In a time when college graduates return to live under their parents’ roofs and top careers require years of internships and graduate degrees, the age of adulthood is receding, practically into the 30s. Adolescence, loosely defined as the period between puberty and financial independence, now lasts about 15 years, twice as long as it did in the 1950s.Part of this is due to the declining age of puberty in both males and females, but most of that extension appears in the 20s, when an increasing number of young people are still dependent on their parents. There is some concern that all of this dependence could lead to a lasting immaturity and failure to take on responsibility.But according to developmental researchers, there is one lasting gift that extended adolescence can bestow, and it resides in the brain. “Neurobiological capital” is built through a protracted period of learning capacity in the brain, and it is a privilege that comes to those lucky enough to enjoy intellectually stimulating environments in late adolescence. Far from a contributor to emotional immaturity, the trend toward an adolescence that extends into the mid-20s is an opportunity to create a lifelong brain-based advantage.
Novelty and metaplasticity:
“There is reason to believe that continued exposure to novelty keeps the brain plastic for longer,” says Laurence Steinberg, a psychologist at Temple University whom many consider the leading expert on adolescence. Some of this evidence comes from brain studies of those who have had access to higher education.The window for developing self-regulation closes when adult life settles into a routine, and the brain begins to exchange growth for efficiency. But if an adolescent continues to be stimulated intellectually—through higher education or travel, for example—their brain remains in its formative stage into the mid-20s, and even primes itself for future learning in adulthood. Dubbed “metaplasticity,” changing brain circuits through learning during adolescence can make subsequent modifications easier in those areas.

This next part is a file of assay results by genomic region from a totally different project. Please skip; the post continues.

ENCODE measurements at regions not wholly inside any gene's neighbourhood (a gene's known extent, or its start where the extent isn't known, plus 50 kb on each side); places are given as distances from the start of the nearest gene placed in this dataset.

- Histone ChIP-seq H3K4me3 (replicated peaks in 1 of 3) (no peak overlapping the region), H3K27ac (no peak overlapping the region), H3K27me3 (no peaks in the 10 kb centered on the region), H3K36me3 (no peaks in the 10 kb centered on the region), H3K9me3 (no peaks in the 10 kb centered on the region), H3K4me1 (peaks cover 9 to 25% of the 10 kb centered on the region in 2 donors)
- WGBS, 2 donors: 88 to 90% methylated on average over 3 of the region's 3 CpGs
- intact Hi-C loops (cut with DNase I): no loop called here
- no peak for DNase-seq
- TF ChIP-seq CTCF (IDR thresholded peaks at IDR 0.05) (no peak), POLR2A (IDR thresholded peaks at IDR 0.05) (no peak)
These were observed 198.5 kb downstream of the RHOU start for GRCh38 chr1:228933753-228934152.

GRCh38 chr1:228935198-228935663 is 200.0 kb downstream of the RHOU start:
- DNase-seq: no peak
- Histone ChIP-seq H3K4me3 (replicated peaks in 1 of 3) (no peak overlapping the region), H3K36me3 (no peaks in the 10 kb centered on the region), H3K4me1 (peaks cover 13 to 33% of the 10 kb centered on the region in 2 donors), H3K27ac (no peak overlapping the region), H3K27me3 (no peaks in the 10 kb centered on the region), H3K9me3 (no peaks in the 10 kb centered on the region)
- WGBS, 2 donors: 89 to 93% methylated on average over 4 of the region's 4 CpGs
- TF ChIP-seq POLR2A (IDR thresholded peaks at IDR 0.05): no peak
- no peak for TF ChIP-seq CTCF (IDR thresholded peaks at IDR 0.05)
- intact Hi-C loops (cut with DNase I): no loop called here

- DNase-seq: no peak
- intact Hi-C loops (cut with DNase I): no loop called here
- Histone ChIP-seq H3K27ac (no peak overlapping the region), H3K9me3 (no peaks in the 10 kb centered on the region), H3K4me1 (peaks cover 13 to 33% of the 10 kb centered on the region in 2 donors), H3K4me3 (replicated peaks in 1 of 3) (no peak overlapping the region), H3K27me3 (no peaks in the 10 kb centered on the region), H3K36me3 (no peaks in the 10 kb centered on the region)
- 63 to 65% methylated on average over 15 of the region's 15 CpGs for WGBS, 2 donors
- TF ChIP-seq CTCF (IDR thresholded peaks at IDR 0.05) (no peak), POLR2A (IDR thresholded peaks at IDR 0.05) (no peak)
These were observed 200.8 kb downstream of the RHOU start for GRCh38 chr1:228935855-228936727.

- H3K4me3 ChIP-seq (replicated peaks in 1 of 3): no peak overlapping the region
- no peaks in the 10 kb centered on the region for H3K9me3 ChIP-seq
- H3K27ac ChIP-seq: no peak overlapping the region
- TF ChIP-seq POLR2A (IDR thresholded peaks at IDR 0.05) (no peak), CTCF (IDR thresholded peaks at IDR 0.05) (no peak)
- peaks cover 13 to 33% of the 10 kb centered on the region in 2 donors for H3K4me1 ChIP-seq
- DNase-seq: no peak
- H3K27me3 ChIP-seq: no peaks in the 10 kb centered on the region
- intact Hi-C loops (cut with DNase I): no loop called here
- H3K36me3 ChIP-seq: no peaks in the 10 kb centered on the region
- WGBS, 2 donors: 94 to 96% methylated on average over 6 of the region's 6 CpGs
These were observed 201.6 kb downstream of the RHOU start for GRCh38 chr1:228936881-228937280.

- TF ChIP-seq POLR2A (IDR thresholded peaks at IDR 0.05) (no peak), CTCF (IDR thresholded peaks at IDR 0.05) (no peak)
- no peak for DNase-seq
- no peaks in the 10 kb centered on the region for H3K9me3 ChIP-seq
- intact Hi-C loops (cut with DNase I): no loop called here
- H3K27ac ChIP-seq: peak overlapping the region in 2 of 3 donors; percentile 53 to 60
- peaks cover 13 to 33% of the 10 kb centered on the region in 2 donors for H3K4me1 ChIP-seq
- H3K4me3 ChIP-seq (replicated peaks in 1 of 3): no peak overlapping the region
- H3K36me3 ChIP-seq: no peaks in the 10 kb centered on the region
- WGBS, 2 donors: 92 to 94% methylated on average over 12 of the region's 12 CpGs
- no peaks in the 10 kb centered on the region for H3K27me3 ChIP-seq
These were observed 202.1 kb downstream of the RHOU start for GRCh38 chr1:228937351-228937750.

Adolescence vs. adulthood:
Steinberg likens the distinction between the brain’s adult state and its adolescent development mode to the difference between reading a new book and learning to read in the first place. For an adult to learn, she must pay attention and place information in the context of what she already knows. In contrast, an adolescent brain remembers things even through passive exposure. After that sensitive period has closed, the brain begins to focus on stabilizing the connections it has already made, through the process of myelination. It becomes exponentially more difficult to shape decision-making and higher cognitive functions. Those final pre-adult years may be the last, best chance to put a person on a healthy path.
See my post from Oct. 2014, The Next Level: Universal Children and a New Humanity.